The entertainment industry wants to retreat to the comfort of 1996. It was a good year for them. CDs were selling briskly, but no one had figured out how to rip them and turn them into MP3s yet. Music fans were still spending money to buy CD versions of music they owned on LP. DVDs had just been released, and movie fans were spending money to buy DVDs for movies they already owned on VHS.
And most importantly, the laws regulating copyright and technology were almost entirely designed by the entertainment industry. They could write anydamnfoolthing and get it passed in Congress, by the UN, in the EU.
Private agreements with electronics companies guaranteed that all new devices were crippled: Remember the Sony Minidisc players that could record sound digitally, but could only output it on the headphone jack, meaning that you couldn't just record your kid's first words and digitally transfer them to your computer for safe keeping?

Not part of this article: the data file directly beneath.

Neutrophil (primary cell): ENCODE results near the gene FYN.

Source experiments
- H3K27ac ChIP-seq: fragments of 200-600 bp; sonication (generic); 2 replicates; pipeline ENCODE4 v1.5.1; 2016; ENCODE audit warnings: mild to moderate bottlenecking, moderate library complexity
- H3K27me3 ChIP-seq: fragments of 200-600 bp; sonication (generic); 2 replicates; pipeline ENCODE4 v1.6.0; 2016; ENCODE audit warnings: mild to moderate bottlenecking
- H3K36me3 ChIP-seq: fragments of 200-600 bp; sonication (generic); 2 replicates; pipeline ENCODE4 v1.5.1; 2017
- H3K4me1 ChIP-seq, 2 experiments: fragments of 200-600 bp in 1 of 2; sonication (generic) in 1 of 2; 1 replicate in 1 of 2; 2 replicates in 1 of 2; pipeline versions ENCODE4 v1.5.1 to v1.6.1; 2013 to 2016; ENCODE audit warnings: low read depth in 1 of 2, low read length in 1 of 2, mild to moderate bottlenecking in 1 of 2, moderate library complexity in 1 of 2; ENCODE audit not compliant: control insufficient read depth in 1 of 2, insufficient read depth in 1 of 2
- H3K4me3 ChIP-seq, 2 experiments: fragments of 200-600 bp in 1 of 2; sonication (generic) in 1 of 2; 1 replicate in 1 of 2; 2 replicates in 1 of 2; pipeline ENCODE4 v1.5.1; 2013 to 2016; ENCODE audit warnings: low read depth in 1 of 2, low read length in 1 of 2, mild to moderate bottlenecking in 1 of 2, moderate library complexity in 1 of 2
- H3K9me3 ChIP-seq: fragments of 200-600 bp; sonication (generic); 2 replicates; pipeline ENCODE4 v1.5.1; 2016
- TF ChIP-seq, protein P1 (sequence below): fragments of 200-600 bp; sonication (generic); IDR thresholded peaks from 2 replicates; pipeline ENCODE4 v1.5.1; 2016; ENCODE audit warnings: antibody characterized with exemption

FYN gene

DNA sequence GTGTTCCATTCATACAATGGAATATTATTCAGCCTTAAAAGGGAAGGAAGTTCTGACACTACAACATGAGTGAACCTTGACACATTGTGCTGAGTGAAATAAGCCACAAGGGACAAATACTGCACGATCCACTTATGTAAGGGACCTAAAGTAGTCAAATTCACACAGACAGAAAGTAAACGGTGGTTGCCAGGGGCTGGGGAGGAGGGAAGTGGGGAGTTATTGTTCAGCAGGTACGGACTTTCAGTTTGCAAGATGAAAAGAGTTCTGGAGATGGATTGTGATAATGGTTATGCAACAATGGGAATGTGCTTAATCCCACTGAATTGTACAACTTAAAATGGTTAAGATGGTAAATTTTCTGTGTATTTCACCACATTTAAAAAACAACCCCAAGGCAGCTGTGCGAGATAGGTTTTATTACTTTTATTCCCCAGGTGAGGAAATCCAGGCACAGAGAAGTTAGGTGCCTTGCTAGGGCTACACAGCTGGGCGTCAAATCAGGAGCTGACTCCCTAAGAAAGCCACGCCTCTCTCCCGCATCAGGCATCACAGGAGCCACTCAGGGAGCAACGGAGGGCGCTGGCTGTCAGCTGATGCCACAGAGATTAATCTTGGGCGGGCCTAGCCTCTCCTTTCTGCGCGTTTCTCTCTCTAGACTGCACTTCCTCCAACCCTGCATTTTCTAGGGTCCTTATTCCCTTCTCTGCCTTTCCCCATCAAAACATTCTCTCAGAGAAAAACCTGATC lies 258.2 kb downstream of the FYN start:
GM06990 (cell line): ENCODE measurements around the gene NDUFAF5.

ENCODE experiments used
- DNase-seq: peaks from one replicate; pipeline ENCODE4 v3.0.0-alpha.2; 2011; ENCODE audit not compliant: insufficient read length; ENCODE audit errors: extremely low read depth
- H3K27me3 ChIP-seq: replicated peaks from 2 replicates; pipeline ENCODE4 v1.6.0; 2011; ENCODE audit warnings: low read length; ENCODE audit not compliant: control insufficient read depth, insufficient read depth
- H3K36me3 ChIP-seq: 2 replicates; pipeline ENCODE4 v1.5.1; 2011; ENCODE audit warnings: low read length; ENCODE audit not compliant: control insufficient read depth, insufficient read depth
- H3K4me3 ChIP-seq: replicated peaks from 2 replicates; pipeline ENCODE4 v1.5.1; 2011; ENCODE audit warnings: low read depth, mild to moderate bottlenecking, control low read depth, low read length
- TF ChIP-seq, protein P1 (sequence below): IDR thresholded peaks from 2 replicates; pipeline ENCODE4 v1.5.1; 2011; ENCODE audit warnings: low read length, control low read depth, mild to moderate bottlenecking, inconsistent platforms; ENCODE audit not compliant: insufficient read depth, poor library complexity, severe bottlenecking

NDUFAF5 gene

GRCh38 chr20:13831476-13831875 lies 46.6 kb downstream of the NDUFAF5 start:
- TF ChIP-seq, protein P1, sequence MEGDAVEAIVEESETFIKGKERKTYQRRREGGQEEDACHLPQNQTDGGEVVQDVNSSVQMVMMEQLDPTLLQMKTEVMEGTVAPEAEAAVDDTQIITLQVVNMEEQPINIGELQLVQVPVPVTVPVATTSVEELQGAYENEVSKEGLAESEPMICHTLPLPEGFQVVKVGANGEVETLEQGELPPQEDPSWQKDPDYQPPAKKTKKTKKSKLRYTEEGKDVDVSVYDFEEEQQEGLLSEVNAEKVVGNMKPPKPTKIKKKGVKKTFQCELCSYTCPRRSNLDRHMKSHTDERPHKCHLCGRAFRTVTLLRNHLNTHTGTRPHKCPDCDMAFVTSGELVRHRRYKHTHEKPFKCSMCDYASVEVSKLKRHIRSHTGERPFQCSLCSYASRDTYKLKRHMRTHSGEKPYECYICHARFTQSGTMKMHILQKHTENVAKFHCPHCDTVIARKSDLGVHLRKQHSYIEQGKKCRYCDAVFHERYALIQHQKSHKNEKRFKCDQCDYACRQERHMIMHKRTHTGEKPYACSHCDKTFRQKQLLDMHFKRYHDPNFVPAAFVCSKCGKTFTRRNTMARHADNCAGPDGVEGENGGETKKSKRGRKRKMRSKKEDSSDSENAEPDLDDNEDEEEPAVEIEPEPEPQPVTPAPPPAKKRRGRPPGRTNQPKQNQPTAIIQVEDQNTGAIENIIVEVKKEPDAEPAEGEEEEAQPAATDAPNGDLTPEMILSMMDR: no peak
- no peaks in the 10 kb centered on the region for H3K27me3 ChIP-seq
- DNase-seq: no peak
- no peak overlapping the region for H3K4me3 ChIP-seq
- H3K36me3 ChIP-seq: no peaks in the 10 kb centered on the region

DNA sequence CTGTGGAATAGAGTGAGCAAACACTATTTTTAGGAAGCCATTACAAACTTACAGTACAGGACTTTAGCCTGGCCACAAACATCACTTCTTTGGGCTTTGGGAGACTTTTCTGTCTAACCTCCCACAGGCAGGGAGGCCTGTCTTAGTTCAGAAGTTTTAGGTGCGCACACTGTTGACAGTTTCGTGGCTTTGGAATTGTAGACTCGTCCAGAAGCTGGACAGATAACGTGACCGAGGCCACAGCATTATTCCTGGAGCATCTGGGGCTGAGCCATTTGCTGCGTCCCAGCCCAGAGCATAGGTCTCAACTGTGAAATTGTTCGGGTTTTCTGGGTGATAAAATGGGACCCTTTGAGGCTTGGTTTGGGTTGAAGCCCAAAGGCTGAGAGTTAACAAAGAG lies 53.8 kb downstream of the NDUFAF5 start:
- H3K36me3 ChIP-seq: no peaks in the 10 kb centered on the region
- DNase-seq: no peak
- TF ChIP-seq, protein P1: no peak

1996 is gone, and good riddance.
In 2009, the world is populated by people who no longer believe that "Thou shalt sell media on plastic discs forever" came down off the mountain on two stone tablets. It's populated by people who find the spectacle of companies suing their own customers by the thousands indefensible. It's populated by activists who've figured out that the Internet is worth saving and that the entertainment industry is prepared to destroy it.
And the entertainment industry hasn't figured that out, and that's why they're doomed.
— Cory Doctorow, Internet activist, blogger, co-editor of Boing Boing
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